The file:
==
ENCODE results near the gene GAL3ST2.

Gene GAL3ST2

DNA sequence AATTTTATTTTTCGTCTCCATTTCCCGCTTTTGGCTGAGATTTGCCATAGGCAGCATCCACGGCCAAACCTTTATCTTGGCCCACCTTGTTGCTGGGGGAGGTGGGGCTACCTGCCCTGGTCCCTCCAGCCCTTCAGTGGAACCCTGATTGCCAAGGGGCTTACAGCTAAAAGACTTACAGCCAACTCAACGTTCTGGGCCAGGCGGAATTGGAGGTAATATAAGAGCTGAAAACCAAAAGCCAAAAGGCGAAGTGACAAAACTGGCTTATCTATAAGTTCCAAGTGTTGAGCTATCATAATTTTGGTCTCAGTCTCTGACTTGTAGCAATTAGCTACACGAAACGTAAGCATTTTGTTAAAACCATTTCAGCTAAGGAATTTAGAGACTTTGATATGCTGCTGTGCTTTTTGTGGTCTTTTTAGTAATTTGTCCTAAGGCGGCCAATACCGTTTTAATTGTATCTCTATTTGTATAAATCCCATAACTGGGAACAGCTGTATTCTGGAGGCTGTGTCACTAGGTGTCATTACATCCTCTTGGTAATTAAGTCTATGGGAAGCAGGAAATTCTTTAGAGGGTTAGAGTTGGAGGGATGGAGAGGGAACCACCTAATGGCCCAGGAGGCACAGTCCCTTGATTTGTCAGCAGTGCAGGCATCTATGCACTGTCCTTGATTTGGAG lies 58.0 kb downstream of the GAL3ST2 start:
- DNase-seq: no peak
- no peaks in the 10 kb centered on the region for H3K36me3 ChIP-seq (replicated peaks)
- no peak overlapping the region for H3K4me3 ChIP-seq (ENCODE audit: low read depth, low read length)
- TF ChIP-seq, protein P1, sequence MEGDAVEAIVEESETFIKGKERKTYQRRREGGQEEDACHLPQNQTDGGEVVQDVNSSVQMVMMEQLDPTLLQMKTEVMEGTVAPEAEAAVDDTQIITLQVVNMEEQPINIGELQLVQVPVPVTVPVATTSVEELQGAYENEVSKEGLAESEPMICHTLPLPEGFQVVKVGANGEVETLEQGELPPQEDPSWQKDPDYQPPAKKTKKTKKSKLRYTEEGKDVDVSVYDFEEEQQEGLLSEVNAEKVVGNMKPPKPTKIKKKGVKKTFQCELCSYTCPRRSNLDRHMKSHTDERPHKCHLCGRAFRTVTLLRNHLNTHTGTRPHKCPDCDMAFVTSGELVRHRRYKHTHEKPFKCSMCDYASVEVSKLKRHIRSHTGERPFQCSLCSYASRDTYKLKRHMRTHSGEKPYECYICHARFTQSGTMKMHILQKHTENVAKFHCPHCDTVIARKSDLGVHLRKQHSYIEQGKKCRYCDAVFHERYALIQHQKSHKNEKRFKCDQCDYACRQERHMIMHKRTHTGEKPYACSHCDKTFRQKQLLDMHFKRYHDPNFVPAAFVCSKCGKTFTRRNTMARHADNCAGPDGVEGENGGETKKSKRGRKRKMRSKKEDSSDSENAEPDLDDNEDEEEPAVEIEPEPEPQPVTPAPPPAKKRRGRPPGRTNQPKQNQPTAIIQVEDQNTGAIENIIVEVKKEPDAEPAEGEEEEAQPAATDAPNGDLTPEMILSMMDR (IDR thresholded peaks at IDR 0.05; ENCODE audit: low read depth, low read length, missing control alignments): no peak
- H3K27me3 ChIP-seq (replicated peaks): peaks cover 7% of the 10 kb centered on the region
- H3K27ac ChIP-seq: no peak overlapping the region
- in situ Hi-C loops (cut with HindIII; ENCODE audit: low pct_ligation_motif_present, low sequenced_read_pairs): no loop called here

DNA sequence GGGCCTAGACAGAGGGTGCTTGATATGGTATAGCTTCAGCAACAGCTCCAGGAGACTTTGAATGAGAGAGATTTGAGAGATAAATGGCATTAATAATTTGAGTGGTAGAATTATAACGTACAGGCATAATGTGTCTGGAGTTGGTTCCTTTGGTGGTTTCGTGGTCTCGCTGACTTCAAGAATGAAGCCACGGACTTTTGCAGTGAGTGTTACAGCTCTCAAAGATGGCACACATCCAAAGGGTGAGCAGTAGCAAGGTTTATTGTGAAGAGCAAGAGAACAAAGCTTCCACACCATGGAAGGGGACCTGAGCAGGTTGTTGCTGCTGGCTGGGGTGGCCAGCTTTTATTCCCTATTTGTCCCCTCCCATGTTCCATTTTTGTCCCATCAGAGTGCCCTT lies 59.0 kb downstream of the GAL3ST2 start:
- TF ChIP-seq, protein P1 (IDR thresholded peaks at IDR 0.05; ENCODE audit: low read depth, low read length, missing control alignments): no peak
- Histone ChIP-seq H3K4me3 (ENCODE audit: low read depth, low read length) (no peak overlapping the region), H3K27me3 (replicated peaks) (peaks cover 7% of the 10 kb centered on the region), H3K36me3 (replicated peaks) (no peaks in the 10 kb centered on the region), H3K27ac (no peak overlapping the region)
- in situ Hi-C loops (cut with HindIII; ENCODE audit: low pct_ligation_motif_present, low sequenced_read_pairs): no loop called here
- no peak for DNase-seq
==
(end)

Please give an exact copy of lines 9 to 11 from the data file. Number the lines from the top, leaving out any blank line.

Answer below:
- H3K27ac ChIP-seq: no peak overlapping the region
- in situ Hi-C loops (cut with HindIII; ENCODE audit: low pct_ligation_motif_present, low sequenced_read_pairs): no loop called here

DNA sequence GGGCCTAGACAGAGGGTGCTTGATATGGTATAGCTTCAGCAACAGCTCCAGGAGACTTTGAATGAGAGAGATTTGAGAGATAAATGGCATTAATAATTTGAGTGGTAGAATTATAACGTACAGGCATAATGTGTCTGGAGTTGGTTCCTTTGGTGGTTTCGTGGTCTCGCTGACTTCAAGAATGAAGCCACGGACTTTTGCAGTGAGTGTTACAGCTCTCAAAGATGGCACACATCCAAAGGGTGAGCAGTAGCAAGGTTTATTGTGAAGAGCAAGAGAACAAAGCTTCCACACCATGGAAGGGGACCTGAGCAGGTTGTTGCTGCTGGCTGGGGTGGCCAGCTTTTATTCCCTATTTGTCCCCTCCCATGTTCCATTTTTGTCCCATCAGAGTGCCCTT lies 59.0 kb downstream of the GAL3ST2 start: